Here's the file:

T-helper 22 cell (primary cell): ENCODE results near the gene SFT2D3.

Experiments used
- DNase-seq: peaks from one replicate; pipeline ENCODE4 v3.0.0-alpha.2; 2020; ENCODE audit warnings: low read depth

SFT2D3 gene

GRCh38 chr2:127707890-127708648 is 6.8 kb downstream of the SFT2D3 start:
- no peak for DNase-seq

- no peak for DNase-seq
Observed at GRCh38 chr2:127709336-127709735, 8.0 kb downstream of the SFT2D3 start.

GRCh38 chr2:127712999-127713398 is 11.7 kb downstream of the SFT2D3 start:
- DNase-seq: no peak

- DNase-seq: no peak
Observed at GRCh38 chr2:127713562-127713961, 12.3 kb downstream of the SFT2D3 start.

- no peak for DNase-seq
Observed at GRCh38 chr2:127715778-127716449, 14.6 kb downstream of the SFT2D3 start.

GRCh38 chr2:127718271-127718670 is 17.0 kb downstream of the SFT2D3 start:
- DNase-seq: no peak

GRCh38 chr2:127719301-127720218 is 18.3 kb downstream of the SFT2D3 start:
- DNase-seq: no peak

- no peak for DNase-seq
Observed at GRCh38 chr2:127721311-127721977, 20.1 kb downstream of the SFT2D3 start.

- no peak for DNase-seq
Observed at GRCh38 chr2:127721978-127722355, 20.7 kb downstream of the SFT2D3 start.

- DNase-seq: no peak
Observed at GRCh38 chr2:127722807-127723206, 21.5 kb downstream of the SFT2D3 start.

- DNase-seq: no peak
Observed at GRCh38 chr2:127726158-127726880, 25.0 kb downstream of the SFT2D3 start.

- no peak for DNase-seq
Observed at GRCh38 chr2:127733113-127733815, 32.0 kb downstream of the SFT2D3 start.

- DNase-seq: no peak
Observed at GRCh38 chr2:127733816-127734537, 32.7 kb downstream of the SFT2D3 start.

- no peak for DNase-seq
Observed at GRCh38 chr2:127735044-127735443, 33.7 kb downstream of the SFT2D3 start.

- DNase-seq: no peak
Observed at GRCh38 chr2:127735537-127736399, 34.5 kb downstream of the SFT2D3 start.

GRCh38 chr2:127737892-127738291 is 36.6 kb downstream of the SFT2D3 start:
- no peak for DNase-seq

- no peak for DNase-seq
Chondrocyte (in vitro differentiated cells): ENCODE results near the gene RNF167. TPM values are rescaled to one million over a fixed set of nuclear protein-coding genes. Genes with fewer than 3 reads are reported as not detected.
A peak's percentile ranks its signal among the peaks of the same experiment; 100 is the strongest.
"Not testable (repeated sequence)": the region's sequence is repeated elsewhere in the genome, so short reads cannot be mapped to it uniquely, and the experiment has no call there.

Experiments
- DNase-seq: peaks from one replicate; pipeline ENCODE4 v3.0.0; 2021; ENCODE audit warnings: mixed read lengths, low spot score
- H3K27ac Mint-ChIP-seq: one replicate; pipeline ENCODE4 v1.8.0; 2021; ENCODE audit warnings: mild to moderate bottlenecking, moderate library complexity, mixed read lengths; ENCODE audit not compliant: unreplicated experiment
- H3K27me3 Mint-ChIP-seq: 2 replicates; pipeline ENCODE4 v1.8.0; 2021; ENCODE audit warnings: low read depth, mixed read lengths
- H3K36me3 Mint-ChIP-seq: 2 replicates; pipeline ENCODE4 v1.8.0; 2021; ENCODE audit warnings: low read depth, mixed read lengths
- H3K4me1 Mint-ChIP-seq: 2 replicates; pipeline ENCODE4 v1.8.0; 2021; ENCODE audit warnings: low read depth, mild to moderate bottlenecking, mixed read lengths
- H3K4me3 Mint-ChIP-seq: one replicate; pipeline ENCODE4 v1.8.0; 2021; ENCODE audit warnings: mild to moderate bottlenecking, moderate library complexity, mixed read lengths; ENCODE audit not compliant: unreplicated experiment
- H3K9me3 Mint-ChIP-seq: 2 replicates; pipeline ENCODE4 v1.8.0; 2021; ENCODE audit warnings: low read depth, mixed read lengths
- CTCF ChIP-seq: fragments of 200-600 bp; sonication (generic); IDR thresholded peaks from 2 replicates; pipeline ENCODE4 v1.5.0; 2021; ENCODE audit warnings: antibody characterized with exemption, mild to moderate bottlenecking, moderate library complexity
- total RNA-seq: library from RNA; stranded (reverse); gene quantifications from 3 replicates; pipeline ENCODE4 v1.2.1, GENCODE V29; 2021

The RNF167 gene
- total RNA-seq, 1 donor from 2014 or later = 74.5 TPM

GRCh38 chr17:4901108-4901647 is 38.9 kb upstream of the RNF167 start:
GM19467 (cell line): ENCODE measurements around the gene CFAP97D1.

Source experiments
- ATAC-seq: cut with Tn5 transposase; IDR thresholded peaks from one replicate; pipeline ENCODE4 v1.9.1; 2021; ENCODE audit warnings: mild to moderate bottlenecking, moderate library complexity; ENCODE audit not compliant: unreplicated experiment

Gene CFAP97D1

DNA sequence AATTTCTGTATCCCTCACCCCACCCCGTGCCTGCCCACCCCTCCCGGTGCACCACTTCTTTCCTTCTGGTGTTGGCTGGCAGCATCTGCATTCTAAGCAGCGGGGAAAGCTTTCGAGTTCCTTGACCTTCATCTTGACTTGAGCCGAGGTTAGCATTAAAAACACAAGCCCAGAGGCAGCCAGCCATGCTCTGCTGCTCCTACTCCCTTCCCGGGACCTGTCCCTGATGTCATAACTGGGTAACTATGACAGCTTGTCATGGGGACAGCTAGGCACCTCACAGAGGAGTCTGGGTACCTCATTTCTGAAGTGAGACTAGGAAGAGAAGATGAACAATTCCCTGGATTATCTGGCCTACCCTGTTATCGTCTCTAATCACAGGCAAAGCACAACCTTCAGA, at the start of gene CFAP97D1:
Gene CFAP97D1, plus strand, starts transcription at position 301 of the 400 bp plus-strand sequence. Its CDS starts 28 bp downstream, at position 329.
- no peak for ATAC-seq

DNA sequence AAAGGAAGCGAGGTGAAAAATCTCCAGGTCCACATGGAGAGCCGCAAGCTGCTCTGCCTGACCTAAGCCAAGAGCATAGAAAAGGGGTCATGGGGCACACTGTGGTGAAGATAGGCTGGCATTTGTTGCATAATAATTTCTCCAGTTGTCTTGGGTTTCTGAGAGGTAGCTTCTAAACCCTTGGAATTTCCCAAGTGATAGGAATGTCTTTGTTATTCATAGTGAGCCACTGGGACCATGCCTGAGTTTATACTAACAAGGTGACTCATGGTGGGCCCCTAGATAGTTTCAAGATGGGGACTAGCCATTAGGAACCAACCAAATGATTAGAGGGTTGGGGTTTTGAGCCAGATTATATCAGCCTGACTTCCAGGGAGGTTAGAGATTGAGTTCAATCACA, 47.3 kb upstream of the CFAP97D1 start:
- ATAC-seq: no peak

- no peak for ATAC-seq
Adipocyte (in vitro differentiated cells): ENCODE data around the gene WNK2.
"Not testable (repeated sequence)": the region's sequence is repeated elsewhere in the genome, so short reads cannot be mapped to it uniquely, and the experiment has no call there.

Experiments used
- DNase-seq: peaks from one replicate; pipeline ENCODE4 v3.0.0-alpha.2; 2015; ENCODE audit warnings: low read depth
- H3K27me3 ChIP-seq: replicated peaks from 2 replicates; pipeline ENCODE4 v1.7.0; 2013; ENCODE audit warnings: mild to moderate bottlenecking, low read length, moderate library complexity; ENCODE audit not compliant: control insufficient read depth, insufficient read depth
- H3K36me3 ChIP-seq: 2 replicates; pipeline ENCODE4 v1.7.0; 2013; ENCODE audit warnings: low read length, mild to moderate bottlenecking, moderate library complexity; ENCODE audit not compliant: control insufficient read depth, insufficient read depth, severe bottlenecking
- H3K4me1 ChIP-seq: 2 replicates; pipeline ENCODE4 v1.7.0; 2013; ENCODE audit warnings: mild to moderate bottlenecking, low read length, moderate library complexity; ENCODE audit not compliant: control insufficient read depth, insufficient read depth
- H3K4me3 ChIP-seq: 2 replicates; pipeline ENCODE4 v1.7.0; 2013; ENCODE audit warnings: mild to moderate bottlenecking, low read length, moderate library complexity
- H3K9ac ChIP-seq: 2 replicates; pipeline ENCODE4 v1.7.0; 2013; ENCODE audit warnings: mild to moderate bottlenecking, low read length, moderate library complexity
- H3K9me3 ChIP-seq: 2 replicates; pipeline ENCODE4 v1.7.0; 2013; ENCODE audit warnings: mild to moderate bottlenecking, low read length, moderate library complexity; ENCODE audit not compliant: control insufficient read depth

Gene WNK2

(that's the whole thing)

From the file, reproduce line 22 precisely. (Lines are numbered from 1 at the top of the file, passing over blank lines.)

Observed at GRCh38 chr2:127721978-127722355, 20.7 kb downstream of the SFT2D3 start.